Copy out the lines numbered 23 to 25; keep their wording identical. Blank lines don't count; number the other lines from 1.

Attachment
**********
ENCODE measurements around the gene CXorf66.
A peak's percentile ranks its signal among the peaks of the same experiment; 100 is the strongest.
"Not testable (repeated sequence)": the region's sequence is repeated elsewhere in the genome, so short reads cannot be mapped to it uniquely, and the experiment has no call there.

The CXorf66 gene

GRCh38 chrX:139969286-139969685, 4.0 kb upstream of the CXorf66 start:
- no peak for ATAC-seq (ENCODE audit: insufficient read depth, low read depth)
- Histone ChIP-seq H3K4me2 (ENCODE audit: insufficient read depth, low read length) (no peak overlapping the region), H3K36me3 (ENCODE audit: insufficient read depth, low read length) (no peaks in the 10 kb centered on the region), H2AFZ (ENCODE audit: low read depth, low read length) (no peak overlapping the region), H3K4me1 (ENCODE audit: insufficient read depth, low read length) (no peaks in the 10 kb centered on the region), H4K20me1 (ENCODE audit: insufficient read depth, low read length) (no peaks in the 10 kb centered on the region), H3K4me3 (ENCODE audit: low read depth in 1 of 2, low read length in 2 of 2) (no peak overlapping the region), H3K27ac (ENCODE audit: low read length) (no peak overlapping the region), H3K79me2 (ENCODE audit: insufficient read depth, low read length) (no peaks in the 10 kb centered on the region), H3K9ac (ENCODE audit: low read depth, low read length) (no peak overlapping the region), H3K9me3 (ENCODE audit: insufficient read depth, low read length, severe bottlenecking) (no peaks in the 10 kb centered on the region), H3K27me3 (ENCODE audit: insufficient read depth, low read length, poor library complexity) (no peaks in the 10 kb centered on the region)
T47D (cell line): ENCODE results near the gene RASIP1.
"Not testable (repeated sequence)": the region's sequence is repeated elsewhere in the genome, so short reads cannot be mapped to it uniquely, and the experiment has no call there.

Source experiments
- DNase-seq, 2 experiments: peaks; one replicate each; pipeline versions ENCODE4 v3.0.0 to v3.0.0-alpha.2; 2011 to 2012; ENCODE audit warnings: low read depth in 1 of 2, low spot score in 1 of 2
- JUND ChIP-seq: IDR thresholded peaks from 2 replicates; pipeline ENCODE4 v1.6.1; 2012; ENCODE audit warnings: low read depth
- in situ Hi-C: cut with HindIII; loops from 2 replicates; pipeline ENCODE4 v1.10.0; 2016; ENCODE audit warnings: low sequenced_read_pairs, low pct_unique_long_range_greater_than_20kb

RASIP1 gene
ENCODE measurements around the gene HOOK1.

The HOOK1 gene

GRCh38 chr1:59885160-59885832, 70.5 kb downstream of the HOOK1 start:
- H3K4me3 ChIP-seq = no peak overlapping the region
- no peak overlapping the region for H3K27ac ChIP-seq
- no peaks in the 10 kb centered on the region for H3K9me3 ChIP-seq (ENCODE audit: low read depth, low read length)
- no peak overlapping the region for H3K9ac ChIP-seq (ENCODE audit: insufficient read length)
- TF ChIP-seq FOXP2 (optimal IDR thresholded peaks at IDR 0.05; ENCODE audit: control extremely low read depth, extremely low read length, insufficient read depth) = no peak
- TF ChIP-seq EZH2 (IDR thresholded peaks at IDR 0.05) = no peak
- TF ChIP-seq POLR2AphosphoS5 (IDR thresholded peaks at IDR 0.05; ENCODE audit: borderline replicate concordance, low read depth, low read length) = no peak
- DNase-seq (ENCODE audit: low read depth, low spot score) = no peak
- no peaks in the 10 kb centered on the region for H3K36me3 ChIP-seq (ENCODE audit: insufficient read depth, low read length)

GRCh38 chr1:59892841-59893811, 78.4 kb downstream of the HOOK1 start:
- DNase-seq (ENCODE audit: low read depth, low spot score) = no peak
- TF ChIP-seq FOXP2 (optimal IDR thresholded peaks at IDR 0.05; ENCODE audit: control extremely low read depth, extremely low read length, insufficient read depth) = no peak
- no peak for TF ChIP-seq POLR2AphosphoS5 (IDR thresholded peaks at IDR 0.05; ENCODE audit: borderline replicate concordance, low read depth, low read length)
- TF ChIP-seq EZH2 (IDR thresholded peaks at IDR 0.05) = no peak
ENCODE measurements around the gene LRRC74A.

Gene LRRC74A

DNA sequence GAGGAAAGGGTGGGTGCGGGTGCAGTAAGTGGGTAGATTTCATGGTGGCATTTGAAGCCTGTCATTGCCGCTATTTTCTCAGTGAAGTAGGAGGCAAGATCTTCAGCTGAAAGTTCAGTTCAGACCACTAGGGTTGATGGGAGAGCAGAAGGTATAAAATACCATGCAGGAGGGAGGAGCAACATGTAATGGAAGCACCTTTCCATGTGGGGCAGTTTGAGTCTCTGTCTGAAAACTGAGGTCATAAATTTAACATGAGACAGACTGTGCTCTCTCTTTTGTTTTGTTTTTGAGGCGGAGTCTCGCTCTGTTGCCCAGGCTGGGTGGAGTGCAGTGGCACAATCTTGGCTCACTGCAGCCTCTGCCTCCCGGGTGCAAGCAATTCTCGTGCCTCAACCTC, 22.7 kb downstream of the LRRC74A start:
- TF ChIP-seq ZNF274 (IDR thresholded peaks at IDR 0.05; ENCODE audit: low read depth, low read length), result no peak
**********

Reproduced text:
- TF ChIP-seq EZH2 (IDR thresholded peaks at IDR 0.05) = no peak
- TF ChIP-seq POLR2AphosphoS5 (IDR thresholded peaks at IDR 0.05; ENCODE audit: borderline replicate concordance, low read depth, low read length) = no peak
- DNase-seq (ENCODE audit: low read depth, low spot score) = no peak